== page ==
The Village That Death Stalked

28 November 2009
Times of India
Mohammed Wajihuddin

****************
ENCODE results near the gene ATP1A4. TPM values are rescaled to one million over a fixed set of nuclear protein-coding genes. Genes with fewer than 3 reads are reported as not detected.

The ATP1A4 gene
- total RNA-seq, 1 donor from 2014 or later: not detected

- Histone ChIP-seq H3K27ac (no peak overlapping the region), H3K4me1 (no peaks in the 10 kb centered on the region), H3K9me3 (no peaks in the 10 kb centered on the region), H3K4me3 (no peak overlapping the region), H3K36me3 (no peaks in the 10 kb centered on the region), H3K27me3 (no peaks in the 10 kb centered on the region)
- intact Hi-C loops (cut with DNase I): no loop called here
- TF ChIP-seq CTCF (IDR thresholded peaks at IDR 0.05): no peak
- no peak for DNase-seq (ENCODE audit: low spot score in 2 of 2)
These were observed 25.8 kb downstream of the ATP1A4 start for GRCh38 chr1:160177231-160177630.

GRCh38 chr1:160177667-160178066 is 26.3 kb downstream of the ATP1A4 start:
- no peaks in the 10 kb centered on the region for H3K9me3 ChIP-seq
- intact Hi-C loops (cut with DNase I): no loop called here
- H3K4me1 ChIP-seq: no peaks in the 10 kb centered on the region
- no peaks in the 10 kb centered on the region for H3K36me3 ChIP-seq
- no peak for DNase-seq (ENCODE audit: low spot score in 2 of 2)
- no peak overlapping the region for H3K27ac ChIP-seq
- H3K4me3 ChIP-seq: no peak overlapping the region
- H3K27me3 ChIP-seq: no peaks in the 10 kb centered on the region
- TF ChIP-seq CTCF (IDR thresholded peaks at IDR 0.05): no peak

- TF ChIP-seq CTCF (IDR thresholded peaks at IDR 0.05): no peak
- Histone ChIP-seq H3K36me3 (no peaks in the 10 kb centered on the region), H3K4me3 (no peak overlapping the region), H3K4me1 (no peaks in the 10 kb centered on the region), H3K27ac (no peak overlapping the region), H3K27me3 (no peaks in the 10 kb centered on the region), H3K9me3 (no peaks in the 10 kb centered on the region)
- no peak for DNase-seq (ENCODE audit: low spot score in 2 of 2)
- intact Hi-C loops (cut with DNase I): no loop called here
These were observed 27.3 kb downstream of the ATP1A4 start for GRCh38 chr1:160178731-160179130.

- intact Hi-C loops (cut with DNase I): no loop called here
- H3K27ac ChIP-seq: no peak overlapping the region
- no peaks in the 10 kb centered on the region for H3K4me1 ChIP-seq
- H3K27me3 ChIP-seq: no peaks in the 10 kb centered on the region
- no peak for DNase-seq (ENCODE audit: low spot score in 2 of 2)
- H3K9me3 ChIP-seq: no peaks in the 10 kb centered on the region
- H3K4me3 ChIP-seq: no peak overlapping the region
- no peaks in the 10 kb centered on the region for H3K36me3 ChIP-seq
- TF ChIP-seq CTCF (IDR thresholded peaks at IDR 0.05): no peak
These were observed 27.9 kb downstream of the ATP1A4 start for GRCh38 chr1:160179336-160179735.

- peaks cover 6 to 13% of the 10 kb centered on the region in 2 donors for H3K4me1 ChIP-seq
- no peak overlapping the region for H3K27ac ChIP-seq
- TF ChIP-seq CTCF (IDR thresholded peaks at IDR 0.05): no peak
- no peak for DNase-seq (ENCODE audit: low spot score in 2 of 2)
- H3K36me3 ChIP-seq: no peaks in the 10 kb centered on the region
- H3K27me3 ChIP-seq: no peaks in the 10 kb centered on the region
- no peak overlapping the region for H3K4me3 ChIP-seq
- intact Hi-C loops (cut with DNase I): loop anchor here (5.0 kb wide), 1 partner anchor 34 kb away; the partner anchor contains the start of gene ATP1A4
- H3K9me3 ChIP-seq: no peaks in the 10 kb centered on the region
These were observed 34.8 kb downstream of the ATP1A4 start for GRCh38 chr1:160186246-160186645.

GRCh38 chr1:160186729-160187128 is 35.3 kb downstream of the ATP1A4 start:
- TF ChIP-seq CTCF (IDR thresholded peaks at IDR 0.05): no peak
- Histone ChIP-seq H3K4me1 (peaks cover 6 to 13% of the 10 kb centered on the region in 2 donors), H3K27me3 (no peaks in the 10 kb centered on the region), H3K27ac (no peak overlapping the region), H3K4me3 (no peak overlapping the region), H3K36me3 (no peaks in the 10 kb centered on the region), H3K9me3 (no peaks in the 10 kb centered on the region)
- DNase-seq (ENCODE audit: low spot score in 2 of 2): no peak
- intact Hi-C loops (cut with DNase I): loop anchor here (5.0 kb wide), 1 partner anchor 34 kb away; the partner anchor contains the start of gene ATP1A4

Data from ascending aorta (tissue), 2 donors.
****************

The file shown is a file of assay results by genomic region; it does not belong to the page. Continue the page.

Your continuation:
Dardpura: Dardpura doesn't look too different from any other village in the bewitchingly beautiful Kashmir valley. Surrounded by forested hills and silhouetted against a craggy mountain, the hamlet, around 130 km from Srinagar in terror-torn Kupwara district, is connected to the outside world by a rough, shrubby tract that stretches down to the Indo-Pak border. Where Dardpura's distinctiveness lies is in a cruel irony: living up to its name (Full Of Pain), it is a place inhabited by only widows and children. All the adult males here, except one activist, have been killed either by the militants or the army. Bringing the macabre truth to cinema audiences is Mumbai-based film-maker Ashoke Pandit, who's just finished shooting a 30-minute documentary on Dardpura called A Village Of Widows. Pandit first read about Dardpura's tragedy through an article in a Kashmiri newspaper four years ago, and says it haunted him no end. 'I thought I would be cheating myself if I didn't tell the story of these women and children,' he declares, adding that the film has been a 'cathartic' experience for him. 'I know Kashmir like the back of my hand,' he says. 'I have recorded its pain, debated its painful history ad nauseum. But nothing has moved me more than the pain of the over 200 widows and 400 fatherless children I encountered during my stay there.' A village of poor Muslims who subsisted on farming before terrorism hit J&K two decades ago, Dardpura was an idyllic hamlet caught in a time warp. Life was never easy, but not as desperate and dehumanising as it is today. When the stirrings of misguided jihad and, through it, cries of azaadi, hit Kashmir, it affected sleepy Dardpura too. Bearded mullahs swooped down, brainwashed the able-bodied men and recruited them for a cause which they claimed was Allah-ordained. Many villagers crossed the border and, while returning surreptitiously, fell to a hostile army's bullets. Pandit's film brings the viewer a mosaic of hauntingly disturbing visuals. One of the widows, Mamta Lone, sits outside her wooden hut, tears welling up in her sunken eyes as she recounts how the army killed her husband because he had joined the Al-Badr faction of the Hizbul Mujahideen. 'He was forced to become a jihadi,' she says. 'Men here had no choice. If they didn't toe the terrorists' line, they would be finished.' Gulzar Begum, another widow, says she last saw her husband alive a decade ago. 'Now Allah is my only hope,' she says, looking heavenwards. Mohammed Iqbal Khan was all of four when he lost his father, Mohiuddin, to a militant's bullets. 'He would visit Pakistan and come back. Then one day we found that he was killed in the crossfire. With him also died my dream of becoming a doctor. Now I am looking for a job,' says the tall, handsome Mohammed Iqbal, as his frail mother Fatimi Bi looks on. Bereft of their main bread earners, the unlettered women are forced to fend for themselves by begging. 'Their desperation is so deep that many women allow their daughters to 'work' outside the village. Here, work is a cover for being sexually exploited. And some women almost admitted it on camera,' says Pandit, who resolves to take his film to world forums, including the UN and Amnesty International. The film-maker, who took the help of a local contact to win the villagers' confidence, says the women's sorrows should pierce the conscience of any civilised society. 'Without schools (a dysfunctional balwadi is a joke in a village where children bawl of hunger and are growing up consumed by anger), the boys are easy fodder for the jihadis who recruit angry, disaffected youth,' he says. Known for championing the Kashmiri Pandit cause, Pandit has captured the trauma of Kashmir's Hindu refugees through Sheen (a feature film) and And the World Remained Silent, a documentary which he showed the UK House of Commons. On the Kashmir issue, his severest criticisms are reserved for the lopsided policies of the state, the Abdullahs and separatist leaders. So why is he now talking about the Muslim victims of a state which more or less banished Hindu Pandits? 'It is true I have aggressively fought for the Kashmiri Pandits, but a victim has no religion,' he replies. 'When the country remained silent on the plight of the village of widows, I decided to speak out.'